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SammyQ":lotqv116 said:
Good stuff Rob, nice tip! You'd only just acquired yours when I saw/heard it, and in naked form, it was LOUD to me. :D

I must say, I have the same reservations about most derived 'vacuum-on-steroids' types. The three that I have had, all steel sheet collection cannisters, have all been Bongo Drum Bands, looking for a protest march to play at. Wrapping them in old Karrimat helps, but the motor is at the top and difficult to sound suppress without overheating it.

Still, it is in turn better to be slightly deafened than suffocated. :(

Sam
This is a fully recognised Camvac tip Sam and the hoses are (or were) supplied by the same company. Agreed, without them fitted a Camvac makes a hell of a racket (twin brush motors) but the addition of a pair of hoses channels most of the din away. I've been running mine like this for years with no overheating problems - Rob
 

SammyQ

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Sounds(!!) good, Rob. I think I will look into adapting the camvac hoses for the Record 'dalek', 'cos I am moving my theatre of operations inside instead of under a lean-to, where it has been for 20 years. Any suppression will make my ears grateful.

Thanks, Sam.
 

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Emstuv here is a link to a company in Germany. They have a variety of machines. If the attic air doesn't recirculate back into the shop then the bag filters would be good enough. If the air does come back into the shop or other living spaces then add the cartridge filters to the units. https://www.holzmann-maschinen.at/EN/pr ... ector-1599

This one https://www.holzmann-maschinen.at/EN/dust-collector-94 is a 3hp machine and is better than this one https://www.holzmann-maschinen.at/EN/du ... -insert-92 because the airflow through it is more efficient.

If you have to go smaller because of power size then this one https://www.holzmann-maschinen.at/EN/du ... ector-8021 is a 2hp machined and is better than this one https://www.holzmann-maschinen.at/EN/du ... -insert-88 for the same reason as above. Better airflow through the machine.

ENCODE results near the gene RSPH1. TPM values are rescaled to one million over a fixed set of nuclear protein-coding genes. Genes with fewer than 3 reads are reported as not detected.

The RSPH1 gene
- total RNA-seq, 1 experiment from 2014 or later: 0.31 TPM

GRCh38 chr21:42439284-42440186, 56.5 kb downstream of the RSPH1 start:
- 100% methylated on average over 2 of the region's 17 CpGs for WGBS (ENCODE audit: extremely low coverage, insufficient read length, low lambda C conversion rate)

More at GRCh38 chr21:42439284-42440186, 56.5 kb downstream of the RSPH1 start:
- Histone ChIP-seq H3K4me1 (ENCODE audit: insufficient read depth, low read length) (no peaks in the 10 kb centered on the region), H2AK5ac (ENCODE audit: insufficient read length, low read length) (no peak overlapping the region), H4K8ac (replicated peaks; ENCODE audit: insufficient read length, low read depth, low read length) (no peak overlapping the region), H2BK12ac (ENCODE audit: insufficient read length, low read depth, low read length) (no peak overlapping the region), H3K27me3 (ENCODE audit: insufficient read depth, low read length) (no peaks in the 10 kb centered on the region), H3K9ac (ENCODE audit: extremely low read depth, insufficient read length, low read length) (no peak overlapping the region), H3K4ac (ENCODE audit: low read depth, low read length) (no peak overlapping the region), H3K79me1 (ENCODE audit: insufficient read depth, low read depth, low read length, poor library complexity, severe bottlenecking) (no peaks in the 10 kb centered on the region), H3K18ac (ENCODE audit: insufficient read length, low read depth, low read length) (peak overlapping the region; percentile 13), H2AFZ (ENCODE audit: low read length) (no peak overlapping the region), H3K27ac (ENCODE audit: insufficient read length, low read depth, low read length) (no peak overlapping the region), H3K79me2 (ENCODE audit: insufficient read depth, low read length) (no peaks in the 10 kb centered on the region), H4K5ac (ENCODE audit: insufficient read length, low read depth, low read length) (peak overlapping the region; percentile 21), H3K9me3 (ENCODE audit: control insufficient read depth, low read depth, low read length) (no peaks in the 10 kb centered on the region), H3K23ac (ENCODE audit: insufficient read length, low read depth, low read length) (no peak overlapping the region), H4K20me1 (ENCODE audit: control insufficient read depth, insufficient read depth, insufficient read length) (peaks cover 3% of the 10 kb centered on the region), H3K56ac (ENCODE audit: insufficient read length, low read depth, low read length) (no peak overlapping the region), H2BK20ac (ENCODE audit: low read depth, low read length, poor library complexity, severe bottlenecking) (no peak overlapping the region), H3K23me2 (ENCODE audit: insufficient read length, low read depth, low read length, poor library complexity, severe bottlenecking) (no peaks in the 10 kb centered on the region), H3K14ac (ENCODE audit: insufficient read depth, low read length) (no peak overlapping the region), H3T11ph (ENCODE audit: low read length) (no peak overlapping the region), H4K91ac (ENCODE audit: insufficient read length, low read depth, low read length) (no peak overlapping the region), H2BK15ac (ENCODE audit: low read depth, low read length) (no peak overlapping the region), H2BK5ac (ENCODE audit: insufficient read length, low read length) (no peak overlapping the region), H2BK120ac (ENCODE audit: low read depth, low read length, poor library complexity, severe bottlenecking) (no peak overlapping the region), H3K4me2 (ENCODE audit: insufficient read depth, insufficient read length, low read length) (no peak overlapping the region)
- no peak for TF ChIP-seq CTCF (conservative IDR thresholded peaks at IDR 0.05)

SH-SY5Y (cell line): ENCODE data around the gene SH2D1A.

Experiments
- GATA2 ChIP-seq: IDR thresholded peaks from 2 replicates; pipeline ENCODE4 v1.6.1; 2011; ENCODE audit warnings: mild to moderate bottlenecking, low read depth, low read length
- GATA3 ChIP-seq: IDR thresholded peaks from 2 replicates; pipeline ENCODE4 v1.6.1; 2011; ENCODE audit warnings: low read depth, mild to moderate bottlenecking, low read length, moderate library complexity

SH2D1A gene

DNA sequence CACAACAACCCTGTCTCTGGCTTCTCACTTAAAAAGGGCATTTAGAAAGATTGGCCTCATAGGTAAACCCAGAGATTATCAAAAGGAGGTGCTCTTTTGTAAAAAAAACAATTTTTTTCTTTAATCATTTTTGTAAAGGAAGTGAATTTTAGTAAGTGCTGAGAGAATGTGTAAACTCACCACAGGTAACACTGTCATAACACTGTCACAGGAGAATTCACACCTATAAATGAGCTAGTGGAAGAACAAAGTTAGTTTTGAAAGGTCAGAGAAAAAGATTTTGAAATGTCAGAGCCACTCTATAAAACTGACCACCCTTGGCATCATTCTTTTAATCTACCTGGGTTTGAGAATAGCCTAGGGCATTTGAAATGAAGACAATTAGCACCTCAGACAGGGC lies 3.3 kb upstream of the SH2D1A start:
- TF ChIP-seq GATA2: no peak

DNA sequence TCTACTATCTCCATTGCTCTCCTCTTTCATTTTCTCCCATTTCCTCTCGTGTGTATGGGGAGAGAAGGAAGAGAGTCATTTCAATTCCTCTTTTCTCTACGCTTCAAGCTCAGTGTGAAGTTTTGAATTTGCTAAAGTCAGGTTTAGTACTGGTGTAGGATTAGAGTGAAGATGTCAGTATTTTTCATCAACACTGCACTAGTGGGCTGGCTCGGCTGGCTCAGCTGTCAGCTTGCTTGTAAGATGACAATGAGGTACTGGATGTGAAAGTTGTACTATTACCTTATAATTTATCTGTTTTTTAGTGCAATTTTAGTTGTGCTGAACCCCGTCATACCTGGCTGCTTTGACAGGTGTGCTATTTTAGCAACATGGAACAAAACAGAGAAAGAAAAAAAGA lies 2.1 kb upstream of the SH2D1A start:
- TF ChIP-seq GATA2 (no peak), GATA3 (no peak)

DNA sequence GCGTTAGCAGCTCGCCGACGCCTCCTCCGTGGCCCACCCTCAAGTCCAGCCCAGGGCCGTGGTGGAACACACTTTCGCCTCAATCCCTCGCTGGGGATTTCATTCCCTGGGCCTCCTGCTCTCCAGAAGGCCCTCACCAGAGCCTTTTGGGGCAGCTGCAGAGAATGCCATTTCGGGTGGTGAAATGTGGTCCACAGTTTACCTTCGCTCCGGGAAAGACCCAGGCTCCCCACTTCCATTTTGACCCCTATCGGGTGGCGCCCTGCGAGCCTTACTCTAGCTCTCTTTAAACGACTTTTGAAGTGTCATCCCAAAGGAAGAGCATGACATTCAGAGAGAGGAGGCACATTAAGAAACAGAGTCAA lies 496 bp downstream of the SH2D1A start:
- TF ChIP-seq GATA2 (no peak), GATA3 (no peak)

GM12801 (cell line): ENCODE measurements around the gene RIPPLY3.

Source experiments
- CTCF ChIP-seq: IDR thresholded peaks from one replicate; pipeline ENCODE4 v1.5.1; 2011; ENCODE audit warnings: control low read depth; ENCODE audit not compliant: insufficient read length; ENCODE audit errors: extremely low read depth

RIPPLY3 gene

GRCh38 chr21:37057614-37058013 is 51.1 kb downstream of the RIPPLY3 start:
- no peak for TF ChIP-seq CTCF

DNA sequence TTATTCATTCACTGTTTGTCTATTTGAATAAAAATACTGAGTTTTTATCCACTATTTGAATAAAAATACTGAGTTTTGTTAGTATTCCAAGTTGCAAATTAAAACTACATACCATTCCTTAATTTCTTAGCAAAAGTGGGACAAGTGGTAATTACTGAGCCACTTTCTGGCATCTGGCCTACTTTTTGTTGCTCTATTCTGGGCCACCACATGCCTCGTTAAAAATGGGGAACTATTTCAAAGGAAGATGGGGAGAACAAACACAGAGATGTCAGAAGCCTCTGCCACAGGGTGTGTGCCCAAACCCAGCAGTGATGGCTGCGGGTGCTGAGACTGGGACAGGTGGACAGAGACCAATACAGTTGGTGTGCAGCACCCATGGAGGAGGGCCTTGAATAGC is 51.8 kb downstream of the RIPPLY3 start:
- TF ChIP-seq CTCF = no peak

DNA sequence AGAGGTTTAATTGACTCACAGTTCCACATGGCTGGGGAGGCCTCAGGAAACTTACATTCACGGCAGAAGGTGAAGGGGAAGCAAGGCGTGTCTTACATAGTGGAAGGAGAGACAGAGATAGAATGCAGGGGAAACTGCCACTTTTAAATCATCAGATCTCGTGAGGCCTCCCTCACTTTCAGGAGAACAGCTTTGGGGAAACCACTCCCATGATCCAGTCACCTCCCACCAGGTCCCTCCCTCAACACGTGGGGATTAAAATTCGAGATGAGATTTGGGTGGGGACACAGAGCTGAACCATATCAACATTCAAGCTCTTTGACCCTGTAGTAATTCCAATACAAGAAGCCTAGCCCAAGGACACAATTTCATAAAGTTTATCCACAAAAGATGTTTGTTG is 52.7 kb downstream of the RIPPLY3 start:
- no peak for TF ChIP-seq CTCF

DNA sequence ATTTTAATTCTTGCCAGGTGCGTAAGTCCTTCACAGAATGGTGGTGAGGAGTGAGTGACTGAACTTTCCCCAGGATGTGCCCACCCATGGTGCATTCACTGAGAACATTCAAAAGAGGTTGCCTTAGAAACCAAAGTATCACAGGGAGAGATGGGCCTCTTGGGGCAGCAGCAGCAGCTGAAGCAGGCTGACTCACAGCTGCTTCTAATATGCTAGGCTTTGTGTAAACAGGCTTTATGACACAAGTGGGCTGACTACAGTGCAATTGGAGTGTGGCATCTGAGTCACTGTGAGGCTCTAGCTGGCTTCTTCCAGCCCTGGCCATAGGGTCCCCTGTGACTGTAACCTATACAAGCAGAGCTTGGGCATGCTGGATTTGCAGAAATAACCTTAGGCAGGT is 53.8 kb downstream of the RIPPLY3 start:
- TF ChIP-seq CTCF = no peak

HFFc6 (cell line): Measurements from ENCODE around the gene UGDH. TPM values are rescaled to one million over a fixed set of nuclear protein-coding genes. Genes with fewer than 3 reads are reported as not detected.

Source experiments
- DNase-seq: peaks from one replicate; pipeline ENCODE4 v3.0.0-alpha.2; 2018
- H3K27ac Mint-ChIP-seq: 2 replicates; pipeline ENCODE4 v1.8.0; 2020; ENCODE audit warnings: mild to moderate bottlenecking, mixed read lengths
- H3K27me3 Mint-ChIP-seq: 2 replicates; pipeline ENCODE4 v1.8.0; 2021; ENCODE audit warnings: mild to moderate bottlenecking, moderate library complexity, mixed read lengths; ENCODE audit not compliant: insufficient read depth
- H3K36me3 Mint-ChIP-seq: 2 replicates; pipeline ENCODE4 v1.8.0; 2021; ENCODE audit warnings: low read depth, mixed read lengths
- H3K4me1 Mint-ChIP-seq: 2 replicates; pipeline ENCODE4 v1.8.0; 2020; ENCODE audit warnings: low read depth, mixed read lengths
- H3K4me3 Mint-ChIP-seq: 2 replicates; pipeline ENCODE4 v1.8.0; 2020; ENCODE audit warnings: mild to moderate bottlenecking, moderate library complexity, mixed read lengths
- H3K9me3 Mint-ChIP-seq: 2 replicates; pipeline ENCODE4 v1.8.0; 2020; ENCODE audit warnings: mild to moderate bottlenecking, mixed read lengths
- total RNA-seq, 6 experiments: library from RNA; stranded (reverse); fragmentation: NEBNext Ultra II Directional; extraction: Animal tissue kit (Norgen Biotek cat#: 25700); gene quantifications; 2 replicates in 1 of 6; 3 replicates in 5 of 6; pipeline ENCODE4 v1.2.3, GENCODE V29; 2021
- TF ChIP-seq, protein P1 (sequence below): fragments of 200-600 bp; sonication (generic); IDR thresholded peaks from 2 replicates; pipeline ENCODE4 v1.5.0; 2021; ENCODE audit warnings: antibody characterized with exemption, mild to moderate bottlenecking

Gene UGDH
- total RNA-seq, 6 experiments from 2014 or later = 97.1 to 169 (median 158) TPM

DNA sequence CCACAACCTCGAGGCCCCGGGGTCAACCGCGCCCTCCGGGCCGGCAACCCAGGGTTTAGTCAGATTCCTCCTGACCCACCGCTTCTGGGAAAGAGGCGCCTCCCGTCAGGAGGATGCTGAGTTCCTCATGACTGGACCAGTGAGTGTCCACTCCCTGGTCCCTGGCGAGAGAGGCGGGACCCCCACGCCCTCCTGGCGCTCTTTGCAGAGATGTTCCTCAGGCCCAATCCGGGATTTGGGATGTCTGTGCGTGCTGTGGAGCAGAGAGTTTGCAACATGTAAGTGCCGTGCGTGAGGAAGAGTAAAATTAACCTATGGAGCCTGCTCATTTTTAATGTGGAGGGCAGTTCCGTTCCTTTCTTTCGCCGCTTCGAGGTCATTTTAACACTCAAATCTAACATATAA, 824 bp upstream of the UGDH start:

These machines are also sold through the German Amazon site so perhaps it is eligible for free shipping.

They seem to be one of the few that sell motor/impeller separately and if they have a 230V one or the 400V one can be converted you can build the cyclone to fit in the Bill Pentz link I posted earlier in the thread and drop the dust into a barrel that could be located downstairs while the rest is upstairs. The cyclone could be mounted on an angle following the roofline if height is an issue. If the motor is available in a 230V three phase you can get a Variable Frequency Drive (VFD) from China, couple hundred US delivered, and run the DC to 60 hertz like we have here and get 20% more flow through it. You can also slow it down to reduce noise when collecting from something like a scroll saw or just to scrub the air in the room for a while after machining wood.

Remember the airflow claims are higher than you can achieve in the shop. They get the number by using a short test duct in front of the impeller and without any bags or filters or hose/duct to them. They take a single reading in the centre of the airstream where it is the highest. They do not take any readings across the duct at intervals to where the airflow is slower and average the number. When the ducts and filters are on you have less airflow.

Ditch the 2 or 3 way 4" to 6" splitters and use 6" duct all the way to the machine. Open the machine connections if you can for better flow through them. If you can't/won't then have a second duct by the machine to draw in any dust that escapes the machine.

I'll make this my last post pushing you to bigger machines so you can "breath easier" if you are tired of reading them. ;)

Pete